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During the recent return of Expedition 47 from the ISS, I noticed the main parachute of their Soyuz capsule pulsating. You can see it in this video:

"Flat":

enter image description here

"Domed":

enter image description here

My wife noted that it looks a little like a jellyfish, moments later I saw this tweet by Alexander Gerst:

The "jellyfish breathing" of the parachute feels like sitting in a small boat at sea. Not indicative of what is to come...


Is the parachute specifically designed to do this, if so - why? What benefits does it provide?

If it's not specifically designed to do this, and it's just a side effect of some other design constraint, what causes it to happen, and is it detrimental to the overall performance of the parachute at all? Perhaps all parachutes of this design/scale behave this way, and I've just never noticed it before?

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    $\begingroup$ This is indeed called parachute pulsation or parachute pulsing, and if you really want to know the fine details look here (I don't understand these either - let's hope someone comes up with an understandable explanation) $\endgroup$ – Jan Doggen Jun 21 '16 at 12:24
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    $\begingroup$ I misread "domed" as "doomed" and I was wondering why it seemed that way to you. $\endgroup$ – John Dvorak Jun 21 '16 at 18:05
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Thanks to the paper linked by Jan Doggen in the comments we can say that it is a natural outcome of the shape of the parachute.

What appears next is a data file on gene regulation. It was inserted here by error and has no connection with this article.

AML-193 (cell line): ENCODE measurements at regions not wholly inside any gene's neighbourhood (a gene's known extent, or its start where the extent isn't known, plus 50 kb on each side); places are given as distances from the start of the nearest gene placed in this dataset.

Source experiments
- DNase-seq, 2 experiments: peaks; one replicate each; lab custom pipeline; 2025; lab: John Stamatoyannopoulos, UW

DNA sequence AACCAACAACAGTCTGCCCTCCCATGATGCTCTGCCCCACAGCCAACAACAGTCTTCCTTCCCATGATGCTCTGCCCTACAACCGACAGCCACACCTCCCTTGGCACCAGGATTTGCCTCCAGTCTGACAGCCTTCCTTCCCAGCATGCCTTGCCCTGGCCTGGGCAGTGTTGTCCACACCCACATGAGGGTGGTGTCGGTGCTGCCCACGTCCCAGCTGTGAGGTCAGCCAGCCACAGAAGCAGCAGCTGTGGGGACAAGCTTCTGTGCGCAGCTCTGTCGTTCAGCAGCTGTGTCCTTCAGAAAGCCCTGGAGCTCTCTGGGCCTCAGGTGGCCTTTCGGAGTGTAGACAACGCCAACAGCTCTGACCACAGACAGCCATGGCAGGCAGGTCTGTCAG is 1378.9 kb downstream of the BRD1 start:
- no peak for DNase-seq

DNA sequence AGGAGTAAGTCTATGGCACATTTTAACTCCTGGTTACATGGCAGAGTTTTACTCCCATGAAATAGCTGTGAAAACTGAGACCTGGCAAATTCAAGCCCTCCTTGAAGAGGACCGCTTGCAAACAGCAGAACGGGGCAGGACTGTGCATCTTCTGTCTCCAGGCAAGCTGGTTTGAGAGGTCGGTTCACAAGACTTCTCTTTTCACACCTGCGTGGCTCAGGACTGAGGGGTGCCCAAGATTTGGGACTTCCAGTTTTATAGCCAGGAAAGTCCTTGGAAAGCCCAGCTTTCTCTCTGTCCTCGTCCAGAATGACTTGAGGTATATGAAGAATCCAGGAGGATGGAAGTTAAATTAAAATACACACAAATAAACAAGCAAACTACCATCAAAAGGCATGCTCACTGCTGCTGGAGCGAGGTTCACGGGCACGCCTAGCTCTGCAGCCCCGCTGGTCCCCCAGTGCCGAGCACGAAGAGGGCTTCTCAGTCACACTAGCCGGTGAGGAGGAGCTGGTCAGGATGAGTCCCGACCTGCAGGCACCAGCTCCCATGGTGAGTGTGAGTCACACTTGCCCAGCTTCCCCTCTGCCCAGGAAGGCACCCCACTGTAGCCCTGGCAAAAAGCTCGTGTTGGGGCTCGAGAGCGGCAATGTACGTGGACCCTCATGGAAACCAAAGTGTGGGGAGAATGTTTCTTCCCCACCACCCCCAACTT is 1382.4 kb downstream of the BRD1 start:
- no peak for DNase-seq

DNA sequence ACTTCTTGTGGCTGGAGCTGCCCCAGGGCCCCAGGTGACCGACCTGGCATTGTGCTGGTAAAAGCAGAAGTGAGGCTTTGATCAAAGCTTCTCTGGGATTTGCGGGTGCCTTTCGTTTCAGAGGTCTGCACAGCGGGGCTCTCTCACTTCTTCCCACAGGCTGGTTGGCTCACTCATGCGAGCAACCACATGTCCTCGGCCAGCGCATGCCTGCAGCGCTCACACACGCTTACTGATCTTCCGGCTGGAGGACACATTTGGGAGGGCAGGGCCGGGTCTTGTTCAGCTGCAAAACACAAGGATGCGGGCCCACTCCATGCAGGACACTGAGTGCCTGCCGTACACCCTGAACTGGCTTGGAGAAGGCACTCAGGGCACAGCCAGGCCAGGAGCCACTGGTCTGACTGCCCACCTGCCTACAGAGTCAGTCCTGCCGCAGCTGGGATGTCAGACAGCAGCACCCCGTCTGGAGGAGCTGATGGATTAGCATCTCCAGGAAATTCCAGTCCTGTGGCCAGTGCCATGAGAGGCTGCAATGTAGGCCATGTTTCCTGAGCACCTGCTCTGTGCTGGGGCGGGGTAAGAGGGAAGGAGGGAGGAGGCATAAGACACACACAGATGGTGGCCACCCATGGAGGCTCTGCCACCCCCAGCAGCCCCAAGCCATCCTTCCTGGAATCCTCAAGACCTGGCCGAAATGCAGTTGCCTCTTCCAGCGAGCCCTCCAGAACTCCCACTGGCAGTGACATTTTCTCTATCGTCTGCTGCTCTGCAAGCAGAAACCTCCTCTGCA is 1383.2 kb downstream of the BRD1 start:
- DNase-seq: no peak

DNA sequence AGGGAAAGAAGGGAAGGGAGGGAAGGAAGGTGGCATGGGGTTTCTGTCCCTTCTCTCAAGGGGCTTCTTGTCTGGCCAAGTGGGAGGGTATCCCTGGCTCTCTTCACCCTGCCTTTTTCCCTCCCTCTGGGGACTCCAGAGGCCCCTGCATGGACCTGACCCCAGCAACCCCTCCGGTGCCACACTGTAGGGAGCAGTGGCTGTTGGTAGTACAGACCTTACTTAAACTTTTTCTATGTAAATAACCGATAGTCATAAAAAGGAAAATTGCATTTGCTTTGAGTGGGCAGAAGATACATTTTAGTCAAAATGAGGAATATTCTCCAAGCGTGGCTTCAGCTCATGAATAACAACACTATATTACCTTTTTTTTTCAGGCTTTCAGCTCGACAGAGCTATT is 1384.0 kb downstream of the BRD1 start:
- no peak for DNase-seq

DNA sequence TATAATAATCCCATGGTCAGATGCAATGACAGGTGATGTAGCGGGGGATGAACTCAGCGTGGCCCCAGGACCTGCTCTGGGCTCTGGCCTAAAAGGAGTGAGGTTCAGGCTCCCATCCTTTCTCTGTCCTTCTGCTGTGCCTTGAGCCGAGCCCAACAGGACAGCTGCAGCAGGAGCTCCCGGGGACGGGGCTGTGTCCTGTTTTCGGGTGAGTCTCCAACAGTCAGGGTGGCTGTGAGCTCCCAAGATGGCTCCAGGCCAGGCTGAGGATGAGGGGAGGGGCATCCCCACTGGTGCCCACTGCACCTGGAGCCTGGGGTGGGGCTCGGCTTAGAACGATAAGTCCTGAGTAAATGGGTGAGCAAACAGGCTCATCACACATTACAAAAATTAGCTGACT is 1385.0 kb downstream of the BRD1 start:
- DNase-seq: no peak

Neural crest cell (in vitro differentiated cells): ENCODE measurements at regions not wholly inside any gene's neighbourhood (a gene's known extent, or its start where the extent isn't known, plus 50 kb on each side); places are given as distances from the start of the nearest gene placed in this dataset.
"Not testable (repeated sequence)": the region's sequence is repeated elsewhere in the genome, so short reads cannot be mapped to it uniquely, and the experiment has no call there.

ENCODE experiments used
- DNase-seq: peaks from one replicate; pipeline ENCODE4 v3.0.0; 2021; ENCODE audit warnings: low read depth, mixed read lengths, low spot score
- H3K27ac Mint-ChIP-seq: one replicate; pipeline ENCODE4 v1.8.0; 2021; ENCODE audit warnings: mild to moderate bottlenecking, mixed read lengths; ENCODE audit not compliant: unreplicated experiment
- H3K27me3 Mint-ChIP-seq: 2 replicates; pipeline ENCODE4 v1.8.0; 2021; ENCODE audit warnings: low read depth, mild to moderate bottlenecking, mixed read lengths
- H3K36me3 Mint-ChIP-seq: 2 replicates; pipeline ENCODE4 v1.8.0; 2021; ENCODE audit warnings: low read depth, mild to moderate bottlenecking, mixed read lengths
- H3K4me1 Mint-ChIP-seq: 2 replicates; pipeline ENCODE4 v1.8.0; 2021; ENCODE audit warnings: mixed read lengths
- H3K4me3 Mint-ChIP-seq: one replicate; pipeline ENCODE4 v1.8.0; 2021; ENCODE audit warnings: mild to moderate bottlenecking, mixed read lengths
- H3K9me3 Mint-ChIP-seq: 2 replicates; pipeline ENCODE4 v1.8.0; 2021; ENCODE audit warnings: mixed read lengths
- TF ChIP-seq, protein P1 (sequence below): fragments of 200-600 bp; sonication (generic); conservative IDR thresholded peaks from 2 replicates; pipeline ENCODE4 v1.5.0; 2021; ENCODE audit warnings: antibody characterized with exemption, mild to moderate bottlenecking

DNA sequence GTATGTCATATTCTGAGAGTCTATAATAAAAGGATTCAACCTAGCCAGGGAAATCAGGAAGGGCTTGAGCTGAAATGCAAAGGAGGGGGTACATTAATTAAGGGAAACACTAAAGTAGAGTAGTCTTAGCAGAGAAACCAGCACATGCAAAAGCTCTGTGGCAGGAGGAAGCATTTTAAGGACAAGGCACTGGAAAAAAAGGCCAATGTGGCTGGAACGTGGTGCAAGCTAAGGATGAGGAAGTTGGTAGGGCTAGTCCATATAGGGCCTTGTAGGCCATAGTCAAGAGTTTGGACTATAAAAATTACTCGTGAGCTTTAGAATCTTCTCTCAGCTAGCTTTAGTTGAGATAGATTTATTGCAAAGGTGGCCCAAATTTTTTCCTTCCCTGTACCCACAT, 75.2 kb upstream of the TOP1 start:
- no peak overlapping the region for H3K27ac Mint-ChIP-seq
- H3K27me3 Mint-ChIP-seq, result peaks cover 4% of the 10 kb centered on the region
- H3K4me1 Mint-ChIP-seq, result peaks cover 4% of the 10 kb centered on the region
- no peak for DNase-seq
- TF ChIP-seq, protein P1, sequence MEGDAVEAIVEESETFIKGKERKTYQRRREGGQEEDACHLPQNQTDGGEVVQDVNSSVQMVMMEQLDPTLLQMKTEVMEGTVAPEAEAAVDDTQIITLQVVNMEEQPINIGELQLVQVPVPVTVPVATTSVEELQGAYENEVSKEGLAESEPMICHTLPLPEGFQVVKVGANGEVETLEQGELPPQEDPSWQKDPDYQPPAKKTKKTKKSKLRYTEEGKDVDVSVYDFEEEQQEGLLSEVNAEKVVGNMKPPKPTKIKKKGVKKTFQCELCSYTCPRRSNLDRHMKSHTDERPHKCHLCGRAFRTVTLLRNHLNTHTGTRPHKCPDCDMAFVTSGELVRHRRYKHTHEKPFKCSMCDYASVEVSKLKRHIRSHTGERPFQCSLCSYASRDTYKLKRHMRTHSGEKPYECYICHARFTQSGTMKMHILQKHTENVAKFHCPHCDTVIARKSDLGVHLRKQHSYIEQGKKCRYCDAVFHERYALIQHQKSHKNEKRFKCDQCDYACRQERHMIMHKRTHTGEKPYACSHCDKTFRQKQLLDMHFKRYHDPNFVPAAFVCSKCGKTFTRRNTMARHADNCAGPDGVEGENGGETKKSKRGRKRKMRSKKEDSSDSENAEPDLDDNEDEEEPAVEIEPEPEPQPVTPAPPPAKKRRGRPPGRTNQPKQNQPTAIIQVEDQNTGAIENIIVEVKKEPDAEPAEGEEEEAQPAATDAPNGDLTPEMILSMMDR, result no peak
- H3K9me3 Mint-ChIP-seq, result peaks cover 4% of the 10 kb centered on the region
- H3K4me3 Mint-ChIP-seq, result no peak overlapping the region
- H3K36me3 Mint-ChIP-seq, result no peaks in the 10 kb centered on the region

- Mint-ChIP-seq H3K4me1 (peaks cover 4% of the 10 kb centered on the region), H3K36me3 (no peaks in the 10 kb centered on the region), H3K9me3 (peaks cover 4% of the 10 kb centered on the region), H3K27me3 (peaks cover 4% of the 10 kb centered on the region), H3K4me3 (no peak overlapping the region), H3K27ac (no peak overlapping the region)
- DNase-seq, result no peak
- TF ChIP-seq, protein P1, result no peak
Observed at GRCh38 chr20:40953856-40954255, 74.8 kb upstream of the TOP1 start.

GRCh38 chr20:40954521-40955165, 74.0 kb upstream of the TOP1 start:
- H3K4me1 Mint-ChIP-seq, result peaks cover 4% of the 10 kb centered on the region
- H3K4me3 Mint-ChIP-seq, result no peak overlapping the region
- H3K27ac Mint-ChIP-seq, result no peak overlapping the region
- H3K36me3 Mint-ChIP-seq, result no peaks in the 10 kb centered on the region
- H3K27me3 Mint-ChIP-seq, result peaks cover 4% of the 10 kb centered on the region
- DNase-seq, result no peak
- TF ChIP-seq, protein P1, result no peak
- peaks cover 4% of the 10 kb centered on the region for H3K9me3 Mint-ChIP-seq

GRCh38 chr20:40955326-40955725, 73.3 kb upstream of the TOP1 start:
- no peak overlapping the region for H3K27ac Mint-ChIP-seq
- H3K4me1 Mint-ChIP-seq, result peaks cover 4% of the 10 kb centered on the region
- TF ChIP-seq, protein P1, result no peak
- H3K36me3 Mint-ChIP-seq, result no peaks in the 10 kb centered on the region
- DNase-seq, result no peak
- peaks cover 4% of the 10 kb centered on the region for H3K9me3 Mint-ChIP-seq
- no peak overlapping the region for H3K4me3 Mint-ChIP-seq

In particular, the shape, together with the near absence of wind and the fact that the craft is descending near vertically determines that pulsating motion.

In the words of the paper:

The studies of [1, 2] demonstrated that during the motion of an object with a parachute the latter's canopy changes its shape and geometric dimensions periodically - it pulsates. In what follows, the effect of this phenomenon on the dynamics of the object-parachute system (OPS) is examined.

The paper then proceeds to derive the pulsating frequencies and the other characteristics of the motion.


So to directly answer your own question

Is the parachute specifically designed to do this?

No, it is not.

What causes it to happen?

You'll find the detailed explanation in the references of the paper mentioned above (that apparently google scholar fails to find). But to keep it simple, it is the flow of air around the canopy.

The canopy has a hole on the top to allow some air to escape in a controlled fashion, this provides stability, as mentioned on another SE. The crucial point is that the hole is not sufficient for all the air below the canopy to escape (and for good reason, the parachute would offer no resistance, failing at its job!), the air then escapes laterally.

Under the conditions discussed in the linked paper (vertical descent at constant/terminal velocity) this results in a natural quasi-harmonic oscillatory movement.

Perhaps all parachutes of this design/scale behave this way, and I've just never noticed it before?

Given the paper, yes they do.

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It is called parachute "breathing", and is quite common. It is a natural consequence of the flexibility of the parachute shape. It is initiated in the initial inflation, where the parachute will always over-inflate, and then oscillate around a mean inflation state. Hopefully with decreasing amplitude. If the breathing amplitude would be too large or growing, e.g. threatening inversion or damage, then measures are taken to damp the oscillations. Otherwise it is relatively harmless.

At supersonic speeds, "Heavy canopy breathing and high-speed flutter frequently result in material disintegration, seam separation. and canopy damage." (Knacke)

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    $\begingroup$ Heheheh - oh, parachutes tend to tear apart at supersonic speeds? Has anybody tried to improve that? $\endgroup$ – kim holder Jun 21 '16 at 15:32

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